Israel's Bezeq Cancels Dividend, May Raise Cash After Fourth-quarter Net Loss

‘Path to recovery for Bezeq’s shares seems longer than ever,’ says Barclays analyst

File Photo: The logo of Bezeq Israeli Telecommunication Corp Ltd, the country's largest telecom group, is seen outside their headquarters in Tel Aviv, Israel June 21, 2017.
Amir Cohen / Reuters

Bezeq Israel Telecom on Thursday reported a large fourth-quarter net loss, hurt by a write-down at its TV business, and said it would cancel its dividend policy and look at raising 2 billion shekels from investors.

Israel’s largest telecoms group also said it was in talks with the communications ministry on deploying advanced services like fibre optics and 5G mobile networks. Bezeq has long been at odds with the regulator over a request to merge its three units into one company.

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Such a move, it believes, would allow it to save money and offer an array of packages but the regulator has been of the view that Bezeq would use its market dominance to stifle competition.

“We are ready to invest huge sums of money for this purpose, and hope that the state will succeed in creating a clear, positive and equal regulatory framework,” said Chairman Shlomo Rodav.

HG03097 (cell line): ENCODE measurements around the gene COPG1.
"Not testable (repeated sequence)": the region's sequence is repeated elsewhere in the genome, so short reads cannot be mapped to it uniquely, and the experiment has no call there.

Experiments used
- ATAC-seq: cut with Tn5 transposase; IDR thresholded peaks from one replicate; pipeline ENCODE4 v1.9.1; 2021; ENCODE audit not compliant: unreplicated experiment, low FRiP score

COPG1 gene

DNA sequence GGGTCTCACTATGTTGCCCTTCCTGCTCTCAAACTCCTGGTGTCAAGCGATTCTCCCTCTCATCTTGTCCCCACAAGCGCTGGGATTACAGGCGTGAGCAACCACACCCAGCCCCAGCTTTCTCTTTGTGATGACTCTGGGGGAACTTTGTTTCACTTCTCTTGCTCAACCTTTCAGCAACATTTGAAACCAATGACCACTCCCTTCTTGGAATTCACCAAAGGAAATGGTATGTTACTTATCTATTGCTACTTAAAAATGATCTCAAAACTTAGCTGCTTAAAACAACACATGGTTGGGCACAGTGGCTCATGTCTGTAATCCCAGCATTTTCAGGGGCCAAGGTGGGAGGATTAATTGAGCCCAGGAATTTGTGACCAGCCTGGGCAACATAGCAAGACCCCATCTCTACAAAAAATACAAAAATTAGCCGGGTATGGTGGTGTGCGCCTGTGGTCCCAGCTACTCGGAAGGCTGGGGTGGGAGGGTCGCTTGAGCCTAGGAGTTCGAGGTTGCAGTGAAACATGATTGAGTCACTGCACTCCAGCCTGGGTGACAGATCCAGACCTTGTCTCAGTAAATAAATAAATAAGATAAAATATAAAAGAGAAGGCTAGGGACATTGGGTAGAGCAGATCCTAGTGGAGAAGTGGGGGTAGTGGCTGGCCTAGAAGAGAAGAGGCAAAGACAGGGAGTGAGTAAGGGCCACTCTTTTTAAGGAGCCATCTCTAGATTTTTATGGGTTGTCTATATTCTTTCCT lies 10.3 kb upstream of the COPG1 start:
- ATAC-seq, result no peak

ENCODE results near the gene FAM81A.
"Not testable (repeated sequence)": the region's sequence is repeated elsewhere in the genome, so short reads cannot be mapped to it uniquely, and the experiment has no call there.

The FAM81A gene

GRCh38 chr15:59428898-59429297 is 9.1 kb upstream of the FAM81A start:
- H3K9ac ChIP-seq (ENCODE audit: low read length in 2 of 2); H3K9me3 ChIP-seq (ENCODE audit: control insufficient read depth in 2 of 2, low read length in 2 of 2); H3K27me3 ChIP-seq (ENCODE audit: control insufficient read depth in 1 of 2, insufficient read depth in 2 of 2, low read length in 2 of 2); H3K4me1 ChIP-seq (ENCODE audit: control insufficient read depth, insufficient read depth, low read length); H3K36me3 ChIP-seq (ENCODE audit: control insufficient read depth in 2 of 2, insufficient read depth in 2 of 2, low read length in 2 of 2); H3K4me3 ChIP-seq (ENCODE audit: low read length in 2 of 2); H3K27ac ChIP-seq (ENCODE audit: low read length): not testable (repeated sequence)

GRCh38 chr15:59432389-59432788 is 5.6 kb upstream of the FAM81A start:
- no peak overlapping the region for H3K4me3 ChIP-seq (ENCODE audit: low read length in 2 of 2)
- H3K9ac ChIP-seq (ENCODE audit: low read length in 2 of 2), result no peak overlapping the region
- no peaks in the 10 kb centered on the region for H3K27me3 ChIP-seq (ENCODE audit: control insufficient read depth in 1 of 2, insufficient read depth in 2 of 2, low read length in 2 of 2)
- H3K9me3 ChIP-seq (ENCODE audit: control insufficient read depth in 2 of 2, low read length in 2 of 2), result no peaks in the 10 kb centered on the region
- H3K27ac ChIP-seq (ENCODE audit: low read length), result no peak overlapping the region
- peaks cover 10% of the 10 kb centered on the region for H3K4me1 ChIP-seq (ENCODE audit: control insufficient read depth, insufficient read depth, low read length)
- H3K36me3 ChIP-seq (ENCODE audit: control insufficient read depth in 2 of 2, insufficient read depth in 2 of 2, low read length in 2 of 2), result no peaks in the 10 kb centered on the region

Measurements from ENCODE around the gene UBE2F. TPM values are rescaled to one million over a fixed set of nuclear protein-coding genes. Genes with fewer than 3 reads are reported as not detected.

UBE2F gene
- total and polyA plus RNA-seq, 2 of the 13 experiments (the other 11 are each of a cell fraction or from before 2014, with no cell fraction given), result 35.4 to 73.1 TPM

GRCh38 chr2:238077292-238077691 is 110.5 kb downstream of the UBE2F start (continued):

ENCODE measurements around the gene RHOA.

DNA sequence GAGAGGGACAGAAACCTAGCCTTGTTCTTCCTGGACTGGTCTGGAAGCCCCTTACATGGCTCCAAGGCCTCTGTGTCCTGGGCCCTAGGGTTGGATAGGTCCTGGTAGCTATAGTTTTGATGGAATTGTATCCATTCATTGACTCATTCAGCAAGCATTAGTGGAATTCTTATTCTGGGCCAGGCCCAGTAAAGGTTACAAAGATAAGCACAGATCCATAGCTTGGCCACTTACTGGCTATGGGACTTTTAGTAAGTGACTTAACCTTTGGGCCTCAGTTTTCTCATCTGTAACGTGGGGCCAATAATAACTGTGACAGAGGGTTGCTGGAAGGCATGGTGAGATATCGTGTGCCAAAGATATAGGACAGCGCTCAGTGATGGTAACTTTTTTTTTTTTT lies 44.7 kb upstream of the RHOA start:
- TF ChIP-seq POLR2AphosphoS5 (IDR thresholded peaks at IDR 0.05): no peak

“Bezeq is the only company in Israel that is willing and capable of deploying fiber optics nationwide and provide everyone with ultra-fast internet.”

Its main rivals, Cellcom and Partner Communications, are also in the process of deploying fiber networks but will likely not cover the whole country.

Bezeq lost 1.76 billion shekels ($485 million) in the final three months of 2018, compared with a 205 million profit a year earlier. Revenue slipped 5.4 percent to 2.33 billion shekels.

Bezeq, whose businesses were already facing fierce competition from rivals, said the loss stemmed from a write-down of 1.68 billion shekels — 1.64 billion of it coming from an impairment of assets at TV unit YES.

The write-down comes after Israel’s markets regulator said the company’s subsidiaries were separate cash generating units and not a single entity, as Bezeq had sought.

Path to recovery

Bezeq’s bottom line was also hurt by a provision for the early retirement of staff.

Its shares were down 4 percent in morning Tel Aviv trading, close to a 21-year low hit last week after Bezeq had warned of the write-down.

“The path to recovery for Bezeq’s shares seems longer than ever and we believe investors will want management to demonstrate that it can execute on its restructuring story before becoming more constructive,” said Barclays analyst Tavy Rosner.

Bezeq forecast net profit in 2019 of 900 million to 1 billion shekels, with earnings before interest, taxes, depreciation and amortization (EBITDA) of 3.9 billion.

After cutting its bi-annual dividend to 70 percent of net profit from 100 percent in 2018, Bezeq said it was cancelling its dividend policy.

“The decision was made... due to the impossibility of distributing a dividend as a result of the expected failure to meet the ‘profit test’ in the next two years,” it said, adding this would not prevent dividend payouts from time to time.

Bezeq also said it was considering issuing new debt and raising up to 2 billion shekels in a rights offering to maintain the financial strength of the company.